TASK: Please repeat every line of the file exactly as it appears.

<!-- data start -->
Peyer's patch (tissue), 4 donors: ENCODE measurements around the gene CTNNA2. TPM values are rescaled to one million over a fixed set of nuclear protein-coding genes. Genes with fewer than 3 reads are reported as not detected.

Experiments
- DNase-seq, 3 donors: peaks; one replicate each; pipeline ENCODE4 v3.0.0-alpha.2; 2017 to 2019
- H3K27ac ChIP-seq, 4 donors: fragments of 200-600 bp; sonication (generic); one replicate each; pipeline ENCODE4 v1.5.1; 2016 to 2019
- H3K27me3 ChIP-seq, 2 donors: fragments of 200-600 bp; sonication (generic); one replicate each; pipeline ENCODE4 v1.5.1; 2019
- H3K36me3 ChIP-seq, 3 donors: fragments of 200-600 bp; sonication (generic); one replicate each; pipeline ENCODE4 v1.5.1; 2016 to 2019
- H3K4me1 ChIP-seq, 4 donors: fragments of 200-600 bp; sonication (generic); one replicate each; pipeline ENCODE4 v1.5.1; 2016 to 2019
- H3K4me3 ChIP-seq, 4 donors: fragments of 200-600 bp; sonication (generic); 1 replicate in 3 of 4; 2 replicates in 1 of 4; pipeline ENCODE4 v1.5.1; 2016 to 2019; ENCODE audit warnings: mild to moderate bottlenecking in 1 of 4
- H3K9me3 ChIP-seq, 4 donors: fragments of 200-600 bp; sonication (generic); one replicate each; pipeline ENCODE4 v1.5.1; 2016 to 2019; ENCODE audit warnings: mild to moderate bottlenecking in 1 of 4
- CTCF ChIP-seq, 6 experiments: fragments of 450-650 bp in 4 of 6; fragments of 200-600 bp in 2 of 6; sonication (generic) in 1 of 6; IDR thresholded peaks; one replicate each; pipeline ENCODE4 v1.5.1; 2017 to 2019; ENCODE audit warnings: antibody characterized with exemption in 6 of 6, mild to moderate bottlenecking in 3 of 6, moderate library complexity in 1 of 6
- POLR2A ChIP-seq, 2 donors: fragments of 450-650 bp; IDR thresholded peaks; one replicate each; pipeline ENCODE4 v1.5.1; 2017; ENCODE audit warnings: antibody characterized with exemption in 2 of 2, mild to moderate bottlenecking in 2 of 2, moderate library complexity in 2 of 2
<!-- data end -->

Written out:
Peyer's patch (tissue), 4 donors: ENCODE measurements around the gene CTNNA2. TPM values are rescaled to one million over a fixed set of nuclear protein-coding genes. Genes with fewer than 3 reads are reported as not detected.

Experiments
- DNase-seq, 3 donors: peaks; one replicate each; pipeline ENCODE4 v3.0.0-alpha.2; 2017 to 2019
- H3K27ac ChIP-seq, 4 donors: fragments of 200-600 bp; sonication (generic); one replicate each; pipeline ENCODE4 v1.5.1; 2016 to 2019
- H3K27me3 ChIP-seq, 2 donors: fragments of 200-600 bp; sonication (generic); one replicate each; pipeline ENCODE4 v1.5.1; 2019
- H3K36me3 ChIP-seq, 3 donors: fragments of 200-600 bp; sonication (generic); one replicate each; pipeline ENCODE4 v1.5.1; 2016 to 2019
- H3K4me1 ChIP-seq, 4 donors: fragments of 200-600 bp; sonication (generic); one replicate each; pipeline ENCODE4 v1.5.1; 2016 to 2019
- H3K4me3 ChIP-seq, 4 donors: fragments of 200-600 bp; sonication (generic); 1 replicate in 3 of 4; 2 replicates in 1 of 4; pipeline ENCODE4 v1.5.1; 2016 to 2019; ENCODE audit warnings: mild to moderate bottlenecking in 1 of 4
- H3K9me3 ChIP-seq, 4 donors: fragments of 200-600 bp; sonication (generic); one replicate each; pipeline ENCODE4 v1.5.1; 2016 to 2019; ENCODE audit warnings: mild to moderate bottlenecking in 1 of 4
- CTCF ChIP-seq, 6 experiments: fragments of 450-650 bp in 4 of 6; fragments of 200-600 bp in 2 of 6; sonication (generic) in 1 of 6; IDR thresholded peaks; one replicate each; pipeline ENCODE4 v1.5.1; 2017 to 2019; ENCODE audit warnings: antibody characterized with exemption in 6 of 6, mild to moderate bottlenecking in 3 of 6, moderate library complexity in 1 of 6
- POLR2A ChIP-seq, 2 donors: fragments of 450-650 bp; IDR thresholded peaks; one replicate each; pipeline ENCODE4 v1.5.1; 2017; ENCODE audit warnings: antibody characterized with exemption in 2 of 2, mild to moderate bottlenecking in 2 of 2, moderate library complexity in 2 of 2